America’s first daredevil, Sam Patch, astounded audiences by leaping from waterfalls at hair-raising heights. For two years he was unstoppable, cheating death jump after jump. “There’s no mistake in Sam Patch,” he boasted, but a mistake during the jump he dubbed his “last” led to his demise.
A Rhode Island cotton mill spinner since childhood, Sam Patch began leaping from the waterfalls that powered the mills. He continued the practice after he moved to New Jersey to open his own mill. When that business failed, Sam began to perform jumps for money.
In September 1827, he jumped a bridge over the Passaic Falls in Paterson, NJ to a cheering crowd. Over the next two years, he captured the public’s attention by making similar jumps in spots throughout the East Coast, reaching the pinnacle of his notoriety in October 1829 after he famously jumped Niagara Falls, not once but twice!
Riding high on the success at Niagara Falls, Sam sought a greater challenge for his next jump. He set his sights on the Upper Falls on the Genesee River in Rochester, NY. At a height of 97 ft., the Upper Falls were considered nearly as spectacular as Niagara. Promotional ads appeared in the Rochester Daily Advertiser and Telegraph that promised a perfect jump with “no mistake.” The stunt would also feature a newly acquired pet bear that would accompany Sam over the falls.
On November 6, 1829, thousands of people lined the banks of the Genesee River to witness the illustrious jumper and his animal friend make the impressive leap. With great fanfare, Sam pulled the bear by the collar and pushed it over the falls, then took the leap himself. Within seconds, spectators cheered as both Sam and the bear made it to safety.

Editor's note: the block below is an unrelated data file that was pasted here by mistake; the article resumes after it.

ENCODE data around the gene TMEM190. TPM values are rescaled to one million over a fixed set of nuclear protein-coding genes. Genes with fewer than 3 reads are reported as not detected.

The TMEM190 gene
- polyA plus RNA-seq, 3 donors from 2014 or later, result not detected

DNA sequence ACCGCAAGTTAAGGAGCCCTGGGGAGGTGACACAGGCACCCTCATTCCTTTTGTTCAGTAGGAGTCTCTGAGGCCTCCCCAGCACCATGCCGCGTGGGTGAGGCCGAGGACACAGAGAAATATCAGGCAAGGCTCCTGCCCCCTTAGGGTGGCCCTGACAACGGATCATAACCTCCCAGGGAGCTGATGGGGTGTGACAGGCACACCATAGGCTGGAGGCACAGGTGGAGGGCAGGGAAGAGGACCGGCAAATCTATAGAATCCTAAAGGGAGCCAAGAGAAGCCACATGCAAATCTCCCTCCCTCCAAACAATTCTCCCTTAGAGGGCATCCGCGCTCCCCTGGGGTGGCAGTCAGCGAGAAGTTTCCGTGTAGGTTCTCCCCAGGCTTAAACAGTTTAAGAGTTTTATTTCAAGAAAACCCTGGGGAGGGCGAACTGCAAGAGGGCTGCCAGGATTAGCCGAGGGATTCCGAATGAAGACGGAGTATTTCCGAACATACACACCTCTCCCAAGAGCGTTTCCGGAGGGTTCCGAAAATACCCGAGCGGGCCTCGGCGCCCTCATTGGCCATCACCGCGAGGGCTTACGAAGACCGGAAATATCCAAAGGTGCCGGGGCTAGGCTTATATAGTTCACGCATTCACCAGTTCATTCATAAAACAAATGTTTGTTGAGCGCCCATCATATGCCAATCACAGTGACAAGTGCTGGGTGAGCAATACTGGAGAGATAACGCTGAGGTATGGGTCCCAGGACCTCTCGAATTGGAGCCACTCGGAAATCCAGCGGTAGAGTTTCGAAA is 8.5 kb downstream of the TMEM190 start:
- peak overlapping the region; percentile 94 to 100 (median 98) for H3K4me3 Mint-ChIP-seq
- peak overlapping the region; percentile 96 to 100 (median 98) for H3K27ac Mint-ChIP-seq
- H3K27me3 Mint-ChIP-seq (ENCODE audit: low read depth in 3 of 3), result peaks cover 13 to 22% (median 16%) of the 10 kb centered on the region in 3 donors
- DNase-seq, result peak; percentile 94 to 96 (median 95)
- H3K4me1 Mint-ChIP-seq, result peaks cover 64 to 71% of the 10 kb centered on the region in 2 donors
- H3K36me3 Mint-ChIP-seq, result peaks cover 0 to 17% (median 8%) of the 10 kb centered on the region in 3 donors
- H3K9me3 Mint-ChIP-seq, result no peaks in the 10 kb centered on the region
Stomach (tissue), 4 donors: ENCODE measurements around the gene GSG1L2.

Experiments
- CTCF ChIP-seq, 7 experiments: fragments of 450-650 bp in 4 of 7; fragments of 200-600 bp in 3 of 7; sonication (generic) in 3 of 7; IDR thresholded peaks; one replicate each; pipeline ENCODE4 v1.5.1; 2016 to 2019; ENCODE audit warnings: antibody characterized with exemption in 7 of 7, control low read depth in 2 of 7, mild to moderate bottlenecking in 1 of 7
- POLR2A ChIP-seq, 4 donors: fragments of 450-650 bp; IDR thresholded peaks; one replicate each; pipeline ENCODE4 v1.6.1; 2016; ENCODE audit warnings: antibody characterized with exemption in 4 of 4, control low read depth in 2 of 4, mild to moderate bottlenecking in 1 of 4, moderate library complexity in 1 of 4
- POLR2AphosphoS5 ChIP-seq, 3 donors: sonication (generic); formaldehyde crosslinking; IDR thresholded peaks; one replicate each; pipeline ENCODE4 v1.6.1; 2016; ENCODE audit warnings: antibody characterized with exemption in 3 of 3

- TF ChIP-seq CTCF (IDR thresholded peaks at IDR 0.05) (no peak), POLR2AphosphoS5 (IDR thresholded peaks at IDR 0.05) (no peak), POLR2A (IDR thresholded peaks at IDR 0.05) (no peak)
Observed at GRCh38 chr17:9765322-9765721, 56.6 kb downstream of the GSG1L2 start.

Disappointed with the lack of proceeds, Sam decided to stage a second jump at the Upper Falls, and this time it would be “HIGHER YET!” He planned to raise the platform for a total of 125 ft. and because it was his last of the season, he advertised it as “Sam’s Last Jump.”
A week later on November 13, 1829, Sam scaled the platform and gave a short, incoherent speech to the thousands of spectators that had gathered to see him leap once more. “Napoleon was a great man,” he said, “He conquered armies and he conquered nations, but he couldn’t jump Genesee Falls….That was left for me to do, and I can do it well.” He then stood erect, took a breath, and leaped into the air.
This time, however, instead of his usual erect diving pose, observers reported that his body tilted in a “side-lying manner.” He flailed his arms and legs desperate to correct his diving posture. Instead of cutting through the water like a knife, Sam’s body hit the base of the river with an audible smack! People watched for their hero to resurface, but as seconds turned into minutes, the crowd began to panic.
That evening, boats patrolled the river searching for any sign of Sam, but he was nowhere to be found. Because his body was not immediately recovered, people began wildly speculating about what happened to him. Some blamed alcohol, while others believed he had hidden behind the falls and made a nighttime escape.
Four months later, a frozen body was found at the mouth of the Genesee River, seven miles below the falls. It was identified as Sam by the white trousers and a blue handkerchief he had worn around his waist.
Sam Patch may have jumped to his death that day, but he lived on in legend. Over the next hundred years, he would be the subject of books, poetry, songs, tall tales, and stage plays. Newspapers continued to report about Sam’s greatest leaps and would memorialize him for decades.